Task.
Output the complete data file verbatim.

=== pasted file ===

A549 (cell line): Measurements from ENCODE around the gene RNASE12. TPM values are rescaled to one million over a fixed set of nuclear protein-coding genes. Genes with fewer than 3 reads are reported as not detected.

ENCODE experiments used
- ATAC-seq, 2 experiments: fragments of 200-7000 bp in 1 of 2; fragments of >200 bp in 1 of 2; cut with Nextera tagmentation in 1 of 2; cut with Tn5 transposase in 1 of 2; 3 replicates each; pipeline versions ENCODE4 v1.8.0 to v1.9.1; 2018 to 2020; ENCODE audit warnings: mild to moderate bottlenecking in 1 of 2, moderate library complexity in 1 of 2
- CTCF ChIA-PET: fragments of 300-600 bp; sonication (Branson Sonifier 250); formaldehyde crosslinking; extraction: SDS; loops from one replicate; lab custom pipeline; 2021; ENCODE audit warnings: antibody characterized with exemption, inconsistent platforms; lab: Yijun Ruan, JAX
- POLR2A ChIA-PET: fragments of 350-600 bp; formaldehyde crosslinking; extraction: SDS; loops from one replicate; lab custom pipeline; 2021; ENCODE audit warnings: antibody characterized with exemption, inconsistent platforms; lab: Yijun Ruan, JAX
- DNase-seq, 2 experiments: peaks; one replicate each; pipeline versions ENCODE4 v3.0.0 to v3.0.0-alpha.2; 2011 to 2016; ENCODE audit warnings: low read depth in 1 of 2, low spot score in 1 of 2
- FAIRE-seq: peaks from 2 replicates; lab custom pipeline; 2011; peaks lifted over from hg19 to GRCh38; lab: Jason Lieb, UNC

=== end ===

A549 (cell line): Measurements from ENCODE around the gene RNASE12. TPM values are rescaled to one million over a fixed set of nuclear protein-coding genes. Genes with fewer than 3 reads are reported as not detected.

ENCODE experiments used
- ATAC-seq, 2 experiments: fragments of 200-7000 bp in 1 of 2; fragments of >200 bp in 1 of 2; cut with Nextera tagmentation in 1 of 2; cut with Tn5 transposase in 1 of 2; 3 replicates each; pipeline versions ENCODE4 v1.8.0 to v1.9.1; 2018 to 2020; ENCODE audit warnings: mild to moderate bottlenecking in 1 of 2, moderate library complexity in 1 of 2
- CTCF ChIA-PET: fragments of 300-600 bp; sonication (Branson Sonifier 250); formaldehyde crosslinking; extraction: SDS; loops from one replicate; lab custom pipeline; 2021; ENCODE audit warnings: antibody characterized with exemption, inconsistent platforms; lab: Yijun Ruan, JAX
- POLR2A ChIA-PET: fragments of 350-600 bp; formaldehyde crosslinking; extraction: SDS; loops from one replicate; lab custom pipeline; 2021; ENCODE audit warnings: antibody characterized with exemption, inconsistent platforms; lab: Yijun Ruan, JAX
- DNase-seq, 2 experiments: peaks; one replicate each; pipeline versions ENCODE4 v3.0.0 to v3.0.0-alpha.2; 2011 to 2016; ENCODE audit warnings: low read depth in 1 of 2, low spot score in 1 of 2
- FAIRE-seq: peaks from 2 replicates; lab custom pipeline; 2011; peaks lifted over from hg19 to GRCh38; lab: Jason Lieb, UNC